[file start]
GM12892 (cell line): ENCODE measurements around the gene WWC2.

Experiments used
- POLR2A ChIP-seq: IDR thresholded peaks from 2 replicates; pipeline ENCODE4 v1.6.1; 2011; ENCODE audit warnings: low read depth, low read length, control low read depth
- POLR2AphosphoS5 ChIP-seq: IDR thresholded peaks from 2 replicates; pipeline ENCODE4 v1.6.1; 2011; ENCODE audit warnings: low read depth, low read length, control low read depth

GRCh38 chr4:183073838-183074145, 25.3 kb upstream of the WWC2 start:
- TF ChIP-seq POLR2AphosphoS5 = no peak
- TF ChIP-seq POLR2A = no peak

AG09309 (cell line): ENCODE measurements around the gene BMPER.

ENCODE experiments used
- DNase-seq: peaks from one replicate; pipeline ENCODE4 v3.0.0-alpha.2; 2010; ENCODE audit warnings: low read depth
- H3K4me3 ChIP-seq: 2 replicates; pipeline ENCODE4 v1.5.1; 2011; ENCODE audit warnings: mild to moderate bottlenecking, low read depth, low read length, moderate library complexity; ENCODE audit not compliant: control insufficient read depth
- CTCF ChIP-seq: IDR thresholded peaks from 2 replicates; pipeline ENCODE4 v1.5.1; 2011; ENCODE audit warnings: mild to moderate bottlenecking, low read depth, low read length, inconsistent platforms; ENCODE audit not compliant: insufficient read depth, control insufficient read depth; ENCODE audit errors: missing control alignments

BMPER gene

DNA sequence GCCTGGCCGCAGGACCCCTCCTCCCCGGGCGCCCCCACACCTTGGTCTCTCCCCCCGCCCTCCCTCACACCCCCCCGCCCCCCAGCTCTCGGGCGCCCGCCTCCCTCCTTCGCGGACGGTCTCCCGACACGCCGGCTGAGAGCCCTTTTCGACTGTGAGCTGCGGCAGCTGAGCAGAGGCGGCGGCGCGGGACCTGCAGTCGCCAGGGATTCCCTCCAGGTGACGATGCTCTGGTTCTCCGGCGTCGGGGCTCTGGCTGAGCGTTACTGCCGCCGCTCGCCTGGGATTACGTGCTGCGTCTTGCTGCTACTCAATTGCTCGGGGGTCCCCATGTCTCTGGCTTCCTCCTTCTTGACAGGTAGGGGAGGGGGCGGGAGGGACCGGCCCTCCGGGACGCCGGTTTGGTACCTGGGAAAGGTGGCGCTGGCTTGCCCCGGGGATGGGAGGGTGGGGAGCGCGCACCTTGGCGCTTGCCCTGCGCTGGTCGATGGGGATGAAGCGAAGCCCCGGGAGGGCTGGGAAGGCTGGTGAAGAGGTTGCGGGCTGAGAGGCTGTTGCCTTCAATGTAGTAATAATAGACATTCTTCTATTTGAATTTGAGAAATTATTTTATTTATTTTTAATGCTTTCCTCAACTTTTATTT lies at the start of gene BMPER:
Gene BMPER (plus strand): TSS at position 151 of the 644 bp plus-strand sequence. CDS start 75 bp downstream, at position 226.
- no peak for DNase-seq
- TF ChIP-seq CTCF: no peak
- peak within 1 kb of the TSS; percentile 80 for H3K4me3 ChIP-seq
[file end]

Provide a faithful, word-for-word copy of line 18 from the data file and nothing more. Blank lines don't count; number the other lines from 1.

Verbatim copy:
- peak within 1 kb of the TSS; percentile 80 for H3K4me3 ChIP-seq